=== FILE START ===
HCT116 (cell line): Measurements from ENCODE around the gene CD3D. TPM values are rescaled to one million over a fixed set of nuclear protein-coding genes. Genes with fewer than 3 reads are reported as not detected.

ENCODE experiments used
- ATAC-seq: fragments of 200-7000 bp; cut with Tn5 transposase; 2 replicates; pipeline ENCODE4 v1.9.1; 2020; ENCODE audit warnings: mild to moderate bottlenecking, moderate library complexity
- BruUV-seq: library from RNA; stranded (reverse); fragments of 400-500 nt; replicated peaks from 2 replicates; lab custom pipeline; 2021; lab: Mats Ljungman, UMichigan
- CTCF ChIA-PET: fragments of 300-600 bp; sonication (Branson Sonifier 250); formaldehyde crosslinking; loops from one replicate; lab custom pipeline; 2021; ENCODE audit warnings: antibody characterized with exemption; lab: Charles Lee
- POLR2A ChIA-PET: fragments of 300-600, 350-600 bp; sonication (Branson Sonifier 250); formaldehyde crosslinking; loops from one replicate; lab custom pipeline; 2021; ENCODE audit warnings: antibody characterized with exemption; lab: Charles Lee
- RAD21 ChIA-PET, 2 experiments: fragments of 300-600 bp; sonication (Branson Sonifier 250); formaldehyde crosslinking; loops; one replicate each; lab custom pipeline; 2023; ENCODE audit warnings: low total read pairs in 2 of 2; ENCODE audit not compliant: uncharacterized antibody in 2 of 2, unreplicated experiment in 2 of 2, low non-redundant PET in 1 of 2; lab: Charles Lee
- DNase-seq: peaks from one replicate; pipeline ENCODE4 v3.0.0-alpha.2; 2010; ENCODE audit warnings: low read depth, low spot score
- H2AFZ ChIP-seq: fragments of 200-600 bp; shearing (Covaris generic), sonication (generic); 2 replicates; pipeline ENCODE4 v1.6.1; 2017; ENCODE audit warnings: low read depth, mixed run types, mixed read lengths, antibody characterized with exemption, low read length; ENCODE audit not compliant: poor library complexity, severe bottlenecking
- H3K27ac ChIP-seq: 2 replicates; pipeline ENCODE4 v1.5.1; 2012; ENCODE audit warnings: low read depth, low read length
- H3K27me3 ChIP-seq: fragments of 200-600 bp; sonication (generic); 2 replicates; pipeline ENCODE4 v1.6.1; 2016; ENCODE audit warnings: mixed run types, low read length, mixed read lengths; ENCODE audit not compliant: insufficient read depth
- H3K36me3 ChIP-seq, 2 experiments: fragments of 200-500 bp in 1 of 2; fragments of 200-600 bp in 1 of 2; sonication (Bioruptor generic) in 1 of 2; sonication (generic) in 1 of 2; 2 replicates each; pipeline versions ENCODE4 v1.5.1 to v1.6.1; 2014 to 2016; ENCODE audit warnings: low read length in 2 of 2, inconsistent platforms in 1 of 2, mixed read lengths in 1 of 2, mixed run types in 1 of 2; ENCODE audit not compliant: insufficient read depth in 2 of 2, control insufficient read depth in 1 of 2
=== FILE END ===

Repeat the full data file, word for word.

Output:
HCT116 (cell line): Measurements from ENCODE around the gene CD3D. TPM values are rescaled to one million over a fixed set of nuclear protein-coding genes. Genes with fewer than 3 reads are reported as not detected.

ENCODE experiments used
- ATAC-seq: fragments of 200-7000 bp; cut with Tn5 transposase; 2 replicates; pipeline ENCODE4 v1.9.1; 2020; ENCODE audit warnings: mild to moderate bottlenecking, moderate library complexity
- BruUV-seq: library from RNA; stranded (reverse); fragments of 400-500 nt; replicated peaks from 2 replicates; lab custom pipeline; 2021; lab: Mats Ljungman, UMichigan
- CTCF ChIA-PET: fragments of 300-600 bp; sonication (Branson Sonifier 250); formaldehyde crosslinking; loops from one replicate; lab custom pipeline; 2021; ENCODE audit warnings: antibody characterized with exemption; lab: Charles Lee
- POLR2A ChIA-PET: fragments of 300-600, 350-600 bp; sonication (Branson Sonifier 250); formaldehyde crosslinking; loops from one replicate; lab custom pipeline; 2021; ENCODE audit warnings: antibody characterized with exemption; lab: Charles Lee
- RAD21 ChIA-PET, 2 experiments: fragments of 300-600 bp; sonication (Branson Sonifier 250); formaldehyde crosslinking; loops; one replicate each; lab custom pipeline; 2023; ENCODE audit warnings: low total read pairs in 2 of 2; ENCODE audit not compliant: uncharacterized antibody in 2 of 2, unreplicated experiment in 2 of 2, low non-redundant PET in 1 of 2; lab: Charles Lee
- DNase-seq: peaks from one replicate; pipeline ENCODE4 v3.0.0-alpha.2; 2010; ENCODE audit warnings: low read depth, low spot score
- H2AFZ ChIP-seq: fragments of 200-600 bp; shearing (Covaris generic), sonication (generic); 2 replicates; pipeline ENCODE4 v1.6.1; 2017; ENCODE audit warnings: low read depth, mixed run types, mixed read lengths, antibody characterized with exemption, low read length; ENCODE audit not compliant: poor library complexity, severe bottlenecking
- H3K27ac ChIP-seq: 2 replicates; pipeline ENCODE4 v1.5.1; 2012; ENCODE audit warnings: low read depth, low read length
- H3K27me3 ChIP-seq: fragments of 200-600 bp; sonication (generic); 2 replicates; pipeline ENCODE4 v1.6.1; 2016; ENCODE audit warnings: mixed run types, low read length, mixed read lengths; ENCODE audit not compliant: insufficient read depth
- H3K36me3 ChIP-seq, 2 experiments: fragments of 200-500 bp in 1 of 2; fragments of 200-600 bp in 1 of 2; sonication (Bioruptor generic) in 1 of 2; sonication (generic) in 1 of 2; 2 replicates each; pipeline versions ENCODE4 v1.5.1 to v1.6.1; 2014 to 2016; ENCODE audit warnings: low read length in 2 of 2, inconsistent platforms in 1 of 2, mixed read lengths in 1 of 2, mixed run types in 1 of 2; ENCODE audit not compliant: insufficient read depth in 2 of 2, control insufficient read depth in 1 of 2